Several people have come onto this forum asking for help after their computer had major issues after an attempted CPU upgrade. I'm glad you and some other people have had success, but I don't think we should be encouraging others to do it. OWC's instructions may work in many cases, but the instructions are not correct. Proper CPU replacement requires special equipment and the torque specs are very important. The procedure is actually so sensitive that Apple's own technicians are not allowed to do it. The CPU is only available pre-installed on a new CPU riser card.
 
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kfscoll

macrumors 65816
Nov 3, 2009
1,094
83
Several people have come onto this forum asking for help after their computer had major issues after an attempted CPU upgrade. I'm glad you and some other people have had success, but I don't think we should be encouraging others to do it. OWC's instructions may work in many cases, but the instructions are not correct. Proper CPU replacement requires special equipment and the torque specs are very important. The procedure is actually so sensitive that Apple's own technicians are not allowed to do it. The CPU is only available pre-installed on a new CPU riser card.
I think we should absolutely be encouraging people to do whatever they're comfortable with to keep a 7+ year old computer design running as well and as quickly as possible, especially now that the prices of components have come down out of the stratosphere. If for some reason someone is not comfortable doing a CPU swap themselves then by all means they can send it off to OWC, have it done right, and get the added reassurance of a warranty. Simply providing people the information (i.e. the OWC instructions) and anecdotal evidence of the simplicity of a CPU swap isn't forcing anyone to do anything they're not comfortable with.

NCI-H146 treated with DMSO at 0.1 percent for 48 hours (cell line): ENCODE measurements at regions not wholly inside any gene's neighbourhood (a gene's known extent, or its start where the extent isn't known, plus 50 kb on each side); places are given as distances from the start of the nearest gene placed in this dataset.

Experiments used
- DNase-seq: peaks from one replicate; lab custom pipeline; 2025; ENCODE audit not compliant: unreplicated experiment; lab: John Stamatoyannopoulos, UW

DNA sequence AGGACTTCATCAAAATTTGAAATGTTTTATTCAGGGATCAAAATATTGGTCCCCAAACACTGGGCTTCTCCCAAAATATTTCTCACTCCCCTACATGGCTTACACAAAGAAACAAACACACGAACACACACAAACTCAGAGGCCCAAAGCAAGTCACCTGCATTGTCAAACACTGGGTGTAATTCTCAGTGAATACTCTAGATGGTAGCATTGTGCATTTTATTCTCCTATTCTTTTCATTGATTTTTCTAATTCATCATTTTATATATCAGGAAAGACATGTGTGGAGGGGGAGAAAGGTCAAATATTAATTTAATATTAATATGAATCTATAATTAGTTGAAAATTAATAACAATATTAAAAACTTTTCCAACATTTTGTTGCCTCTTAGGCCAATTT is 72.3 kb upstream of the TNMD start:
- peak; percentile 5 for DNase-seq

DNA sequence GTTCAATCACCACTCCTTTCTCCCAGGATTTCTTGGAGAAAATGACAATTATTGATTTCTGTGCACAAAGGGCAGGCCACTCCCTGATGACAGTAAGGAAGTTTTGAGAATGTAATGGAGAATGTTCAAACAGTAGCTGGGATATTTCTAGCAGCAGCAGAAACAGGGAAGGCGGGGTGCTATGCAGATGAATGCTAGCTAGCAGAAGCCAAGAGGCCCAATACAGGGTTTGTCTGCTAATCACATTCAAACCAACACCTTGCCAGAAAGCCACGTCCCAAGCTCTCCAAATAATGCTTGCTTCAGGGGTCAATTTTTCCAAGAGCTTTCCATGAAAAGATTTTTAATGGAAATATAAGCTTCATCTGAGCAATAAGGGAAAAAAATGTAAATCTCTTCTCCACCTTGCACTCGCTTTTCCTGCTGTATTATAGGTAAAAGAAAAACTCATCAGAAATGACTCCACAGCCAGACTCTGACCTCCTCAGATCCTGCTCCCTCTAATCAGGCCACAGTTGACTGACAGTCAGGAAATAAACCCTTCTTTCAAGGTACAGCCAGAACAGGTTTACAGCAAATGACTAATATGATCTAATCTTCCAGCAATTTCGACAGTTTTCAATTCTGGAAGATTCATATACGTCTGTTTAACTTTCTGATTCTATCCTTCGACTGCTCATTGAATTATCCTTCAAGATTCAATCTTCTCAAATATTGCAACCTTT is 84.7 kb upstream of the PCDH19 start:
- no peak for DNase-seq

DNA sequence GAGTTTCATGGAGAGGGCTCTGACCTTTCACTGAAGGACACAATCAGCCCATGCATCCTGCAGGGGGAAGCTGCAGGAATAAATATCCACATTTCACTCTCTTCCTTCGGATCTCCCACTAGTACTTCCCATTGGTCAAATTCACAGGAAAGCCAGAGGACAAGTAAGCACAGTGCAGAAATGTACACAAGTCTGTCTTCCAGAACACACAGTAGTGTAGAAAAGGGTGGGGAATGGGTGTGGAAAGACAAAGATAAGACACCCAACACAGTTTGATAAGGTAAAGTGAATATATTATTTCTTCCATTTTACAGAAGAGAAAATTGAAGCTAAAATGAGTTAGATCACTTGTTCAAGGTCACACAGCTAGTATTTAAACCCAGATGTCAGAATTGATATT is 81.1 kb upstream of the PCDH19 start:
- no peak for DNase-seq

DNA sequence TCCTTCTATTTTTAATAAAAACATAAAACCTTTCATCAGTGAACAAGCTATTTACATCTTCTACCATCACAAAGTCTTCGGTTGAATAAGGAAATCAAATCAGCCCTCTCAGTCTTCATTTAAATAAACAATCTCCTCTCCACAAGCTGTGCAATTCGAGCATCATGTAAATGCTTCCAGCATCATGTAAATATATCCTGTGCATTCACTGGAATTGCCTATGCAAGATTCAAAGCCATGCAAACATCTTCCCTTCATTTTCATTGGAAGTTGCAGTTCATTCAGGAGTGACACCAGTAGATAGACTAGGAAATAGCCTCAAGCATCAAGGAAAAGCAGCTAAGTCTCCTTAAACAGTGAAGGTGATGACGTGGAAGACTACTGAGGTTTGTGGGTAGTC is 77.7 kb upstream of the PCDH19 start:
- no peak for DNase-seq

The fact that Apple doesn't allow their technicians to do CPU replacements isn't at all indicative of the difficulty or the feasibility of the procedure. TBH I wouldn't feel comfortable taking my Mac Pro to an Apple Store for their "geniuses" to perform a CPU upgrade -- my experience with in-warranty repairs (for even minor stuff) has been dreadful. As the saying goes, if you want it done right, do it yourself.

I've built my fair share of PCs and from experience I can tell you that torque specs on CPU fasteners aren't nearly as critical as Apple might have you believe. Often those specs are provided to save harebrained technicians from themselves and their instincts to tighten every flipping bolt and screw as much as possible. And let's face it, Apple is particularly unfriendly to the DIY crowd. Put another way, just because Apple doesn't recommend doing a CPU swap (and why would they when they'd rather sell you a riser board for $2K+ and charge you the installation labor) doesn't mean it's impossible or particularly difficult.

I would love to see what special equipment Apple says is required to do a CPU upgrade...probably more of their proprietary bull$hit.

FWIW I haven't seen "several people" come onto this forum for help after a CPU upgrade...at least not with the nMP. The posts I've seen are most often from folks who've done the upgrade, are thrilled with the results, and are shocked with how easy it was.

I'm not saying you don't have to be careful if you swap the CPU. For god's sake don't bend a pin, zap anything with static discharge, or clamp/lock something down that's improperly seated. But if you're handy with a few simple tools, have a modest amount of manual dexterity, and can follow instructions, it's really not a big deal.

One last thing -- if you're not comfortable with upgrading the stock 4- or 6-core Mac Pro CPU to something more powerful, you're better off buying a current-gen Mac mini and adding an eGPU. Seriously - there's no reason to go with a 2013 Mac Pro these days if you're not going to take advantage of the higher-core Xeon processors that it supports.